To that end, we have developed a robust assessment solution for screening front-line leaders into positions where safety is a primary concern. This went far beyond simply measuring cognitive ability and instead focused on 11 competency areas previously shown to be related to job performance, along with a new competency, which we referred to as “safety leadership.” The assessment was constructed to include a number of different types of assessment methodologies, including realistic situational judgment scenarios, personality, applied logical reasoning, problem-solving simulations and a number of interactive simulations that measured multitasking.
Leadership study 1: Global mining company
The opportunity for catastrophic accidents is particularly high in the mining industry. On a daily basis, individuals are faced with the possibility of serious physical injuries. We administered the leadership assessment to 85 current managers in a large multinational mining company from 11 separate mining locations in seven different countries. Performance ratings for these individuals were completed by their direct supervisors. Unfortunately, in this particular study no information on safety or accidents was available. Nonetheless, we were interested in seeing how well a leadership-level assessment would predict job performance in an environment where safety was at a premium.
The results were quite positive. Both the uncorrected and corrected correlation between the overall assessment score (average of all competencies) and the overall performance rating was strong, significant and positive. This demonstrated how an objective assessment could predict job performance accurately across countries and locations for leaders in a demanding and dangerous work environment.
Leadership study 2: Global explosive manufacturer
If there is an industry that is potentially more dangerous in terms of serious injury, it probably is the manufacture and deployment of explosives, which are used extensively in the mining industry. In this study, a group of 39 individuals, 27 team leaders and 12 managers from the company’s Swedish location were assessed using the leadership assessment tool described above. Based on an analysis of the jobs in question, a “footprint” was established for the assessment. The footprint essentially established acceptable levels of performance on each of the 11 competencies, as well as a lower limit for each competency. Actual safety data was gathered from 2000 to 2008 for the managerial group. That data included four separate types of incidents ranging from less severe to more severe. The four safety incident types were general learning incidents, minor incidents, recordable incidents, and fire or explosion incidents. These criteria also were combined to create a total number of incidents. The data represent average number of incidents per year for the group of individuals supervised by these managers. Using a composite (average) of the 11 competencies as a predictor, we correlated the assessment score composites with the actual incidents. As shown in Figure 4, we found a number of strong, negative correlations, such that higher assessment scores were related to fewer numbers of incidents.
Because of the small sample size, these correlations were not statistically significant. However, all of the correlations were in the expected direction and were of moderate to strong magnitude.
To illustrate further the relationship between the leadership assessment and safety incidents, we looked at the number of competency areas for which the managers fell below the footprint minimum score and the total number of incidents. Depending on how an organization decides to use the assessment results, falling below the minimum on a competency is not necessarily a knock-out factor. However, most organizations become concerned when individuals fall below the minimums on multiple areas. The results, shown in Figure 5, clearly indicate that such concerns are warranted.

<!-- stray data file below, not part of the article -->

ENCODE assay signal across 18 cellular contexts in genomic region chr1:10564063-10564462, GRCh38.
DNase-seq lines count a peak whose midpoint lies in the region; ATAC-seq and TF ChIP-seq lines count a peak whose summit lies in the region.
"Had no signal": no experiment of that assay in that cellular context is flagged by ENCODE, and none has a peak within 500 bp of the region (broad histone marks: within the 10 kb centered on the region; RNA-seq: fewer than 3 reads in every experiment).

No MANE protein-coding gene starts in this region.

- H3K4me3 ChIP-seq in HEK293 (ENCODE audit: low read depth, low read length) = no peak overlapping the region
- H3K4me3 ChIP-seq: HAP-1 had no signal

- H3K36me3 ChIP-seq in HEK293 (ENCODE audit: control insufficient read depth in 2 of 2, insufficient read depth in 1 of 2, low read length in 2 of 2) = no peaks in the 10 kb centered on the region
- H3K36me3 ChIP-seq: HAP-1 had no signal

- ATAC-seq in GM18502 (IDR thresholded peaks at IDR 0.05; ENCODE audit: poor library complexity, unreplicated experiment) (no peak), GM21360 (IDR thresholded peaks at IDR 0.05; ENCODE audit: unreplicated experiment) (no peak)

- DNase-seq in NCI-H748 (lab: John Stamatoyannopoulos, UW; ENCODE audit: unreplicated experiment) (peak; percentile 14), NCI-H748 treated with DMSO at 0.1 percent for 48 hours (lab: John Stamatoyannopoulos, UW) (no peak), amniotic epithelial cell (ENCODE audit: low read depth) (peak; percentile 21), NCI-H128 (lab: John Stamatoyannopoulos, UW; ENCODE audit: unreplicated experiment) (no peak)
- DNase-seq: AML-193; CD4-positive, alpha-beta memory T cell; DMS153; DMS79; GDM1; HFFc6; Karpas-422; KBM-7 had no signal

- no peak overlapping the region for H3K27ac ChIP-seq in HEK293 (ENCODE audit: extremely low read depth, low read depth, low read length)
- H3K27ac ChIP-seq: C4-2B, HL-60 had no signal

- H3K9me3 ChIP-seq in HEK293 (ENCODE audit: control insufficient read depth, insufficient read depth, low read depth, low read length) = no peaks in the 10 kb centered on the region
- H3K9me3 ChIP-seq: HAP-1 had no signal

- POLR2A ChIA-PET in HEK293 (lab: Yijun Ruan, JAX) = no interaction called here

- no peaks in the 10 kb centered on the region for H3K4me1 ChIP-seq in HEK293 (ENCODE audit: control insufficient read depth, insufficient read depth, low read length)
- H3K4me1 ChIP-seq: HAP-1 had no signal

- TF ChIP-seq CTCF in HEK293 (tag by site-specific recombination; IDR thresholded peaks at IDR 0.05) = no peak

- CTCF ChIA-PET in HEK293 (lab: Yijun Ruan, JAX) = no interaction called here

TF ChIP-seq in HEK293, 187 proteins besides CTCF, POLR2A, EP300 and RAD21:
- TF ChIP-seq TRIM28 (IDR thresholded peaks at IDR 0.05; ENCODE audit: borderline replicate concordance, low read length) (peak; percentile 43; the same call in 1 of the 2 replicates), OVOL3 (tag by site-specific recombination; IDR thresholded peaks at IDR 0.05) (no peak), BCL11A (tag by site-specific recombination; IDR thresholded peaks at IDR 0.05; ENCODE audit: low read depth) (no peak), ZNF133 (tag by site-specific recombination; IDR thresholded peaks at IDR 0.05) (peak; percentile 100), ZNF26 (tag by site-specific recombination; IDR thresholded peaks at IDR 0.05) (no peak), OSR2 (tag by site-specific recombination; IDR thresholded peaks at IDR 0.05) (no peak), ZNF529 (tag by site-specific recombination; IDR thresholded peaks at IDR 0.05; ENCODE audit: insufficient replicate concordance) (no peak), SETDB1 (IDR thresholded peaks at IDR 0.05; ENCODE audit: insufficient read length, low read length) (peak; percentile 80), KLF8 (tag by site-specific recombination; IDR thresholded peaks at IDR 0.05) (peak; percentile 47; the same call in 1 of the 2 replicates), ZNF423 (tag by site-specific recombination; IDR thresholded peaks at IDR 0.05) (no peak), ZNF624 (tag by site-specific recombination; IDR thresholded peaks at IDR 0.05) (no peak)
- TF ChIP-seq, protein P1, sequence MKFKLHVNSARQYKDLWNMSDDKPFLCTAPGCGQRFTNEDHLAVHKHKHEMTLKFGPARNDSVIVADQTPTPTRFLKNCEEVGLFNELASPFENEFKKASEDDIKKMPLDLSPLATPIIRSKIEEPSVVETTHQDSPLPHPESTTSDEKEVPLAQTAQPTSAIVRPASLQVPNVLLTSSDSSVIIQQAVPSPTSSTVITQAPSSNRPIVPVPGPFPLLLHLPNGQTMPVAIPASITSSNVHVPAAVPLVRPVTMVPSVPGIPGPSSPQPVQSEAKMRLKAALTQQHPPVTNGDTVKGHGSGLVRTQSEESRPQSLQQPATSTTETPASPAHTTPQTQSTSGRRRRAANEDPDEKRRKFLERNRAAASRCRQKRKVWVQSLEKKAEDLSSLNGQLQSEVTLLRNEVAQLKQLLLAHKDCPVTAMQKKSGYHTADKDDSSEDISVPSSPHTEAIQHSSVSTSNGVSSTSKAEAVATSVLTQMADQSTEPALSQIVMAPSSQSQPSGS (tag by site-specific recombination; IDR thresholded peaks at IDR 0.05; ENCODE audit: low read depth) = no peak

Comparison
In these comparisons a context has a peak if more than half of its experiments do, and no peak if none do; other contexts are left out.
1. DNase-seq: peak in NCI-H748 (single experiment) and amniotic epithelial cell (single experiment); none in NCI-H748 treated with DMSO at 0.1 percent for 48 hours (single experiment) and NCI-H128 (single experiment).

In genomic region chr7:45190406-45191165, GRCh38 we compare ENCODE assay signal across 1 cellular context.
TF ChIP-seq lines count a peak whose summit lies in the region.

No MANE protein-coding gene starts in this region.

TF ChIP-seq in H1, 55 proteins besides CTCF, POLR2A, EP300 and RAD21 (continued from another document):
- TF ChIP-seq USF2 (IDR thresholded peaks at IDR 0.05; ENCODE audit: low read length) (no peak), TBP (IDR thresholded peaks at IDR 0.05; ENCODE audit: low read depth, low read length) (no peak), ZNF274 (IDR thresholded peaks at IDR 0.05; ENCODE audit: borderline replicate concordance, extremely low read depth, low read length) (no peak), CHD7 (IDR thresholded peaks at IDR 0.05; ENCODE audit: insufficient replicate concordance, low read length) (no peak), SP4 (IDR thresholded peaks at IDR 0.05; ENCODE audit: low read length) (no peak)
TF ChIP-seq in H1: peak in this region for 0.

As Figure 5 shows, managers who fell below the minimum competency cutoffs on three or more competencies had substantially more safety incidents than those without such weaknesses. Although this was a small sample, the results are striking. If this organization used this assessment and screened out individuals who miss four-plus areas (about 33 percent of the sample), it would have 60 percent fewer safety incidents on a yearly basis.
In both of the leadership studies, these managers were from organizations that aggressively committed to safety performance and had instituted behavioral safety programs. Thus, even within groups that institute large-scale organizational development interventions focused on improving safety, some managers clearly do a better job than others. By instituting a job-related and validated selection process, it is possible to improve not only the quality of hires, but also to reduce safety incidents significantly.
Better selection processes in and of themselves are not enough to eliminate accidents and improve safety. However, interventions targeted at improving safety climate and safety performance can be enhanced by selecting people who are less likely to be involved in accidents and more likely to support safety initiatives. Moreover, safety initiatives can be enhanced further by hiring leaders who have better leadership and decision-making skills and are better able to promote and reinforce safety.
Matthew S. O’Connell is executive vice president and co-founder of Select International Inc. He is the author or co-author of more than 100 articles or book chapters, including the best-selling book, Hiring Great People. O’Connell is an adjunct professor of psychology at San Diego State University and director of research and development at Select International. He received his M.A. and Ph.D. in industrial/organizational psychology from the University of Akron. He has designed selection and assessment systems for more than 400 organizations worldwide, including GE, Toyota, Verizon Wireless and the United Nations.
Kristin Delgado is a research consultant at Select International Inc. She received her bachelor’s degree in psychology at the University of Dayton and her master’s degree in industrial/organizational psychology from Wright State University. She is working toward her doctoral degree at Wright State.